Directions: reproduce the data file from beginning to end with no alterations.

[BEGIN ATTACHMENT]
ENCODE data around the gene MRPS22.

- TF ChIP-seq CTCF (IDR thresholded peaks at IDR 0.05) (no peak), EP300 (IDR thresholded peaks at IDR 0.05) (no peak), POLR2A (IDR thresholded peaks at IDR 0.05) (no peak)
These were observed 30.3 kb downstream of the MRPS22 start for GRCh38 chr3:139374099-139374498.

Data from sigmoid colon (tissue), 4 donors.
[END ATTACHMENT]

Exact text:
ENCODE data around the gene MRPS22.

- TF ChIP-seq CTCF (IDR thresholded peaks at IDR 0.05) (no peak), EP300 (IDR thresholded peaks at IDR 0.05) (no peak), POLR2A (IDR thresholded peaks at IDR 0.05) (no peak)
These were observed 30.3 kb downstream of the MRPS22 start for GRCh38 chr3:139374099-139374498.

Data from sigmoid colon (tissue), 4 donors.